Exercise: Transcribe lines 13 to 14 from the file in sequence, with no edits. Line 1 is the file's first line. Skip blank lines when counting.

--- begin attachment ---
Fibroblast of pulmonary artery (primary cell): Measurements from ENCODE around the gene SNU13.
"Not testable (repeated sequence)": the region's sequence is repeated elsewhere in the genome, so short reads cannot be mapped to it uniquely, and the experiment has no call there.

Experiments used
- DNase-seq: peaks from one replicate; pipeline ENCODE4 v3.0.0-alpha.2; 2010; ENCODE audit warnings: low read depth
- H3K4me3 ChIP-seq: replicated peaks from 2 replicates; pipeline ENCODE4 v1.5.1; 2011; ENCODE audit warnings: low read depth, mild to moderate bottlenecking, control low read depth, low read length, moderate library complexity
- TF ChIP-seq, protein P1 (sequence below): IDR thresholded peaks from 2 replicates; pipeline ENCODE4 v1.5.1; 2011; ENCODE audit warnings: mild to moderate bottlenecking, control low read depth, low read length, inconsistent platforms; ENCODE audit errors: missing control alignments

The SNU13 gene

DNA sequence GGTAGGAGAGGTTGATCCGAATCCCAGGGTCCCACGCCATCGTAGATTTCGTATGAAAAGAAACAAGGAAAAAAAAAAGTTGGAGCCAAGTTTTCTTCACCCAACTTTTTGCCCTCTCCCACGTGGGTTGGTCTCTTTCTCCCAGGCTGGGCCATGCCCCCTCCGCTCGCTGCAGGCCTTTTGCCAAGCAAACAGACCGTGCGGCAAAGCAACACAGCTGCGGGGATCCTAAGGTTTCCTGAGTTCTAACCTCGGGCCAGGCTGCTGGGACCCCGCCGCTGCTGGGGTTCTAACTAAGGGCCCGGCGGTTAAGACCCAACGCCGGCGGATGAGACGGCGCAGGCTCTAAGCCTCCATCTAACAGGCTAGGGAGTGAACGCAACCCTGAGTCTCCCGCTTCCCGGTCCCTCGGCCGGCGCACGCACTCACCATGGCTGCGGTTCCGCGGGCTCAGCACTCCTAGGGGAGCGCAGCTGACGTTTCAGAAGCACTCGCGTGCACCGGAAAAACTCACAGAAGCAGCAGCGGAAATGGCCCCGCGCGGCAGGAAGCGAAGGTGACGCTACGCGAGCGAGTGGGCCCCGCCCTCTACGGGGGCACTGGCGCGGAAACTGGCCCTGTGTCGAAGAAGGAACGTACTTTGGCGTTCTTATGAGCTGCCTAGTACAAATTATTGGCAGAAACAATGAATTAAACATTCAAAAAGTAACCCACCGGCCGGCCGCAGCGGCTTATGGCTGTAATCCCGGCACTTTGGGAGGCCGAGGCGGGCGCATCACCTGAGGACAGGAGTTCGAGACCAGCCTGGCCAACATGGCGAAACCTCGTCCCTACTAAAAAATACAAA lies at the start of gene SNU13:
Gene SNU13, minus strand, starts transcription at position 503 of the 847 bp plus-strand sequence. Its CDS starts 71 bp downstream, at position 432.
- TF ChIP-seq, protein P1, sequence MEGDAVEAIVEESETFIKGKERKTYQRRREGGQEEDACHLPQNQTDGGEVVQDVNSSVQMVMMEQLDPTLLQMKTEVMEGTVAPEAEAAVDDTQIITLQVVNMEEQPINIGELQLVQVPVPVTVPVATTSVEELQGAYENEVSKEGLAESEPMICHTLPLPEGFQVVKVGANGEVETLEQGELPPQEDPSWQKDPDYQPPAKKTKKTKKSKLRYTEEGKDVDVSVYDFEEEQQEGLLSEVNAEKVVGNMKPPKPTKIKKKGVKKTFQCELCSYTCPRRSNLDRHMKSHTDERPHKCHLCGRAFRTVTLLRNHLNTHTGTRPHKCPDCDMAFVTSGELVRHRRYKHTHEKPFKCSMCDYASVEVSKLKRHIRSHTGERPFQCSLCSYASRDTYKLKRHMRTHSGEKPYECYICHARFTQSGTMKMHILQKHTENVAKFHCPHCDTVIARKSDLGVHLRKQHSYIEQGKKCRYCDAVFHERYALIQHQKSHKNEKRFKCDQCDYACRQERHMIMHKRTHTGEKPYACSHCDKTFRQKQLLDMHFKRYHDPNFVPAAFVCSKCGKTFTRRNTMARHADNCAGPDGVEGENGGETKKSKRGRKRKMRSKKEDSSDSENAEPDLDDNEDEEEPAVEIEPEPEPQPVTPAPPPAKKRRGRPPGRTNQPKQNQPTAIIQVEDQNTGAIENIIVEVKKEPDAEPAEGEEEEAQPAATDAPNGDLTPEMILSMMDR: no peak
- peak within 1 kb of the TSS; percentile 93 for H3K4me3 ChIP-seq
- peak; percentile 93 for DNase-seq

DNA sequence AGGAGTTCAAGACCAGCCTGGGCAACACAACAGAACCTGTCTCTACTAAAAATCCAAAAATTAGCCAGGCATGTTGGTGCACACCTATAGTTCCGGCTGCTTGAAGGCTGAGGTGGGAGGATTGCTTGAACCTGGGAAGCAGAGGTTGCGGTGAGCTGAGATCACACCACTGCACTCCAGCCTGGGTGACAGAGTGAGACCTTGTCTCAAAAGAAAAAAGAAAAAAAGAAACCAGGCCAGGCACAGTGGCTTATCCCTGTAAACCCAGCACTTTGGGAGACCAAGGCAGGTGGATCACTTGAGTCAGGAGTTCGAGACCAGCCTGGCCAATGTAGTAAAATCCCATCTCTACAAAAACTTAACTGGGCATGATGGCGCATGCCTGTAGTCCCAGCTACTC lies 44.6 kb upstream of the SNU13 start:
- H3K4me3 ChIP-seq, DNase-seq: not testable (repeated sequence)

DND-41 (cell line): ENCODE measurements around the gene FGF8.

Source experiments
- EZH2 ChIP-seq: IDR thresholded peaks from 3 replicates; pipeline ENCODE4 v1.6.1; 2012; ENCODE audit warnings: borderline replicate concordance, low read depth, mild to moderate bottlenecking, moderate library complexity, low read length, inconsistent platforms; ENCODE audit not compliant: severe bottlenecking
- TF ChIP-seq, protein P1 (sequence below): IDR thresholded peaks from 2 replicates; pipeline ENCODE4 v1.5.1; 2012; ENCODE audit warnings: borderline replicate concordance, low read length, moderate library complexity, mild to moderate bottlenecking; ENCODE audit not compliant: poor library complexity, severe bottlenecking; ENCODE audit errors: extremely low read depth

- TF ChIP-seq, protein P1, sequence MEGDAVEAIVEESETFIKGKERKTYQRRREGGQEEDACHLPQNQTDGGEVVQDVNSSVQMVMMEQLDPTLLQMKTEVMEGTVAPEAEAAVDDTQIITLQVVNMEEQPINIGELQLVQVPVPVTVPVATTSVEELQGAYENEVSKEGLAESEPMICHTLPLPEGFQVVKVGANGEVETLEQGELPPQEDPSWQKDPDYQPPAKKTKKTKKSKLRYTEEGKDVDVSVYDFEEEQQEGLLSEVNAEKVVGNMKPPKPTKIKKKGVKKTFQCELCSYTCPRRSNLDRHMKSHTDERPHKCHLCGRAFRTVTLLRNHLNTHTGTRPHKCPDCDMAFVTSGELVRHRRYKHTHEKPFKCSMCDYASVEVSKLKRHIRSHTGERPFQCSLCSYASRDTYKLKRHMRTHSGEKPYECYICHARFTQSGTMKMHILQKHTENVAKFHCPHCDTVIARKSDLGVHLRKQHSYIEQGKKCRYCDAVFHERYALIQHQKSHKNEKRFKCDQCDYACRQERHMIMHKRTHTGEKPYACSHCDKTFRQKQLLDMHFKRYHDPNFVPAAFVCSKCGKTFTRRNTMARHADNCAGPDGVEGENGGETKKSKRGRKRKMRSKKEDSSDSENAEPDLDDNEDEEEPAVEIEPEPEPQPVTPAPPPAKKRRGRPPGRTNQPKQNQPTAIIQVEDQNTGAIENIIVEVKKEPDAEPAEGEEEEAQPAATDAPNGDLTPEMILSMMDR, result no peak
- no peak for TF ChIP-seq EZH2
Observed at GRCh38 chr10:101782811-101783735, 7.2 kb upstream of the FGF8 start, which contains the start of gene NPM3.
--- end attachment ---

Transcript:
DNA sequence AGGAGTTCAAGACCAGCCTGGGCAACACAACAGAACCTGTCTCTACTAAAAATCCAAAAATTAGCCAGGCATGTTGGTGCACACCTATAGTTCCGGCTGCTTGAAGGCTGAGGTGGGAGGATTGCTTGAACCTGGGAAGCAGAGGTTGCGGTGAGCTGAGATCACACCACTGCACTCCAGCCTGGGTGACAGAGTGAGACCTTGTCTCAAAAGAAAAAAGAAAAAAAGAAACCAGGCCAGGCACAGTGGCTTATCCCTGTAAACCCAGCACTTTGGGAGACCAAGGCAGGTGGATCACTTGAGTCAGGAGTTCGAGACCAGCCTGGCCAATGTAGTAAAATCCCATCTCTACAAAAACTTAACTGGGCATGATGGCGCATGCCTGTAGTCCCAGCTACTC lies 44.6 kb upstream of the SNU13 start:
- H3K4me3 ChIP-seq, DNase-seq: not testable (repeated sequence)